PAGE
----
• Although no cases are reported in the United States, body lice have spread epidemic typhus, trench fever, and louse-borne relapsing fever in other parts of the world, notably where civil unrest and/or chronic poverty prevent regular laundering of clothing.
  • If you scratch too hard, lice bites can become infected. If infected, your skin will be red, tender, and possibly oozing or crusted over. Call your doctor as soon as possible if any of these conditions exist.


  • Lice are parasites and feed on blood several times a day in order to survive.
  • The amount of blood taken in a single feeding is much less than a mosquito takes – – from 0.0000387 ml to 0.0001579 ml.


  • Lice are very contagious and typically spread through close contact with an affected individual or their personal items.
  • Lice cannot jump or fly.
  • You cannot get human lice from your dog, cat, or other pets. Lice are “species specific,” meaning human lice do not feed on non-humans and the type of lice your pet may get do not feed on humans.
  • Head lice are usually spread by close head-to-head contact or by using an infested person’s hat, comb or hairbrush.
  • Body lice can be spread by storing or sharing your clothing with or wearing clothing that has recently been worn by a person who has body lice. Body lice may also be spread by sleeping in infested bed linens.
  • Pubic lice usually are transferred through sexual contact and are most common on adults. While it is much less common, pubic lice may be spread through wearing an infested person’s clothing or sleeping in bed linens or a sleeping bag that have been recently used by a person who has pubic lice.


  • A louse goes through 3 lifecycle stages: egg (nit), nymph and adult.
  • Female lice lay 6-10 nits per day, which are attached firmly to individual hair strands close to the skin. (A female pubic louse lays 3 nits per day.)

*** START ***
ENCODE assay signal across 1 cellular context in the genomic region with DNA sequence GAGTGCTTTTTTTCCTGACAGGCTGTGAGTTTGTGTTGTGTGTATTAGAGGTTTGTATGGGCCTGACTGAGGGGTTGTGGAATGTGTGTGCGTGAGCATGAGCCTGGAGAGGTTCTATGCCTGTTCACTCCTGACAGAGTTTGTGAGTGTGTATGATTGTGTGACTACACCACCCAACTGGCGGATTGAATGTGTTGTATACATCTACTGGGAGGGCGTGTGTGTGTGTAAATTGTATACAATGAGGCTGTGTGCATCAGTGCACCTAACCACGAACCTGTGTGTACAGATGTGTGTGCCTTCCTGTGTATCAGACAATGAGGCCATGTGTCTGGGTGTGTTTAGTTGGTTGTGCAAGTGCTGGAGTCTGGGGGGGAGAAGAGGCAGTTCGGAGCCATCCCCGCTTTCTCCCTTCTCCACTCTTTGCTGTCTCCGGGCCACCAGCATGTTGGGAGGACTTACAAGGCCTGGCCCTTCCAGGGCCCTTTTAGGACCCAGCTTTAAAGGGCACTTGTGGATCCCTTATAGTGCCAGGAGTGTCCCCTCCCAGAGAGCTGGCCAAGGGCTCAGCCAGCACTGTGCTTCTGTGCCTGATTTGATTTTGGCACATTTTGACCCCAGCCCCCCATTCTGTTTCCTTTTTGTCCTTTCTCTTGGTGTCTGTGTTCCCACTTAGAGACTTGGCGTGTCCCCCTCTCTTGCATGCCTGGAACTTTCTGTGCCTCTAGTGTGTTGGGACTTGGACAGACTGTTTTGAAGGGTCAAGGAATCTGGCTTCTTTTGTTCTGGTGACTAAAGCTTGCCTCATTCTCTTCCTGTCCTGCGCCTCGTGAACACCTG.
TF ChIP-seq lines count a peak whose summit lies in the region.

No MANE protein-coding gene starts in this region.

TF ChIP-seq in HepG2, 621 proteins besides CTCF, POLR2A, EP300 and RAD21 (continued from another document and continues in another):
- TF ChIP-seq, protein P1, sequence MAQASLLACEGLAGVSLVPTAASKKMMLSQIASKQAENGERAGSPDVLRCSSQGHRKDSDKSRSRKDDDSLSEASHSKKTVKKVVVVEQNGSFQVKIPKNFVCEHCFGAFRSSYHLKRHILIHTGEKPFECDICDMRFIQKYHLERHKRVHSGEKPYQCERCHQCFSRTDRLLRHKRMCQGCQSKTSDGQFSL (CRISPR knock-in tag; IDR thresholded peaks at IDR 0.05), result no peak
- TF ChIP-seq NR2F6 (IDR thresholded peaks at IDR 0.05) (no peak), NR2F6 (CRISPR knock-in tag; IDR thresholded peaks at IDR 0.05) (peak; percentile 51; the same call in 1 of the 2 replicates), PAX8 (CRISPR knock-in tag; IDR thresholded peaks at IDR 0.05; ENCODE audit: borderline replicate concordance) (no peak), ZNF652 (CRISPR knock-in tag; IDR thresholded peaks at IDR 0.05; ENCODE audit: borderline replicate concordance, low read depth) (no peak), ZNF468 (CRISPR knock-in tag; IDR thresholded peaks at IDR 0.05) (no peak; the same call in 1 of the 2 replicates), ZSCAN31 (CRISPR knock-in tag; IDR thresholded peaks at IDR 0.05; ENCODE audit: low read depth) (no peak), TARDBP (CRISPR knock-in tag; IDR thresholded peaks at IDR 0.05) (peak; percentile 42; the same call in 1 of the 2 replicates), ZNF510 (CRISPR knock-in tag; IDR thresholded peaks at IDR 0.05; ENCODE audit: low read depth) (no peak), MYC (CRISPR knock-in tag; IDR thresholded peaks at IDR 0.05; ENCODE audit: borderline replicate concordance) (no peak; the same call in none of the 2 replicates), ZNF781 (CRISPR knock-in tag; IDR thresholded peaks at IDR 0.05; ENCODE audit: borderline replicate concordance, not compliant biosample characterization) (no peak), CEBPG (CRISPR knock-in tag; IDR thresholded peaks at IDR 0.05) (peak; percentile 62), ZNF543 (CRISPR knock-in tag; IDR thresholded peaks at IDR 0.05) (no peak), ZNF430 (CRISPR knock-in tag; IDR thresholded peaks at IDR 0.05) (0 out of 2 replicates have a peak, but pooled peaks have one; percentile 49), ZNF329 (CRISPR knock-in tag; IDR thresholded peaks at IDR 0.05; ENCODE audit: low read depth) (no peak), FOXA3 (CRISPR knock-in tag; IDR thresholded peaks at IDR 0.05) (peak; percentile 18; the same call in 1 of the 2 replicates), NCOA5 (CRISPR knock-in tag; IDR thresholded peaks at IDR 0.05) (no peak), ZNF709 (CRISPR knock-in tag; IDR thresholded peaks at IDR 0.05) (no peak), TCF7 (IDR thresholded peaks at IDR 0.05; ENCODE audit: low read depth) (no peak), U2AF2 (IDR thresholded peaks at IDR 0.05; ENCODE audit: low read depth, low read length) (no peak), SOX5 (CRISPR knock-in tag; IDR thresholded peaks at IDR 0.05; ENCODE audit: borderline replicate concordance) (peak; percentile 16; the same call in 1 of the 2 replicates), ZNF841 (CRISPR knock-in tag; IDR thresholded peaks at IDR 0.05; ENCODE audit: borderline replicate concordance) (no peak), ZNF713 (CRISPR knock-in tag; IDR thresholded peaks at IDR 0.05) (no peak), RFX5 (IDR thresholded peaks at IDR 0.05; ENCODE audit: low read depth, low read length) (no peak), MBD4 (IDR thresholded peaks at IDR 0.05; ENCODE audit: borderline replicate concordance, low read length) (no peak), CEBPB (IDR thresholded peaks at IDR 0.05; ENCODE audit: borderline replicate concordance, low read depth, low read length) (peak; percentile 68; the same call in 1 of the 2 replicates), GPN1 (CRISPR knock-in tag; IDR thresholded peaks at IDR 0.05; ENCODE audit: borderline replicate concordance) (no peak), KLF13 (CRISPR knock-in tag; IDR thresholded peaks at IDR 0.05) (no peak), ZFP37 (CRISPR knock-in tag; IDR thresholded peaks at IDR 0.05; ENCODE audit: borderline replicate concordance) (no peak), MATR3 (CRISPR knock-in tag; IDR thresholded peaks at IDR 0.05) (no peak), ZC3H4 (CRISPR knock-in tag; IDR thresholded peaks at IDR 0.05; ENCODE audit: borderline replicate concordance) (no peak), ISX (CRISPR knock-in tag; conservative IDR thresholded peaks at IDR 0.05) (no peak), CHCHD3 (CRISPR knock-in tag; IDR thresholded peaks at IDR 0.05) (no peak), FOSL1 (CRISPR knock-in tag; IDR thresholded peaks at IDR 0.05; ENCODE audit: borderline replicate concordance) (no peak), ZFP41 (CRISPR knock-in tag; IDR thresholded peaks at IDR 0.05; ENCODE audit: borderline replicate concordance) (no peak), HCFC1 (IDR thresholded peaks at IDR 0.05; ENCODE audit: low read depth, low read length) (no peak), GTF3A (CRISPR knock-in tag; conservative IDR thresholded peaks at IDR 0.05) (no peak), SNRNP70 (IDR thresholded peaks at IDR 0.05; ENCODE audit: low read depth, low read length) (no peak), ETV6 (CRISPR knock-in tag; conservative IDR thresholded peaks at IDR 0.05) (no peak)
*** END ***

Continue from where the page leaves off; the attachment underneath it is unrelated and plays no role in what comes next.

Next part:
• Nits hatch within 7-10 days after having been laid.
  • Nits that have not yet hatched are yellow, tan, or brown. Nits that are white or clear have hatched and just the egg shell remains.
  • Once hatched, the louse is what is known as a nymph, or a young louse. Nymphs mature into adult lice in about 9 – 12 days.
  • Adult lice feed 4 – 5 times per day
  • As long as a food source is readily available, an adult louse can live for as long as 30 days on a human. However, Adult Head and pubic lice are highly dependent upon human body warmth and can’t live longer than about 24 hours on nonhuman surfaces like floors, furniture, clothing, headphones, or hair accessories.
  • Body lice are more resilient and can survive if separated from human contact for up to a week without feeding.
  • The complete life cycle of pubic lice is 30-35 days.


  • There is no need to Call Adam’s Pest Control or any other pest management company to exterminate human lice. Simply vacuuming carpets and upholstered furniture will prevent lice from crawling onto a new host; and without a blood meal lice will die within 24 hours.
  • Don’t use more than one head lice medication at a time.
  • Don’t use a hairdryer after applying head lice medication to your scalp. Some treatments for lice contain flammable ingredients. Read and carefully follow the directions on the label.
  • Medicated topical lotions and shampoos to kill Head lice do not typically remove the nits, so your doctor may recommend repeating the treatment in 9 or 10 days to kill any newly-hatched lice.


  • Approximately 10-12 million Americans become infested with lice each year.
  • More than 80% of all schools in the United States will have a lice outbreak this year.
  • More than $350 million is spent annually on lice treatments in the United States.
  • Female lice require only one mating in their lifetime to produce all of their eggs.
  • Lice have been around since cavemen times.
  • Archeologists and paleoanthropologists can use the mitochondrial DNA of female lice to determine migration patterns of ancient humans.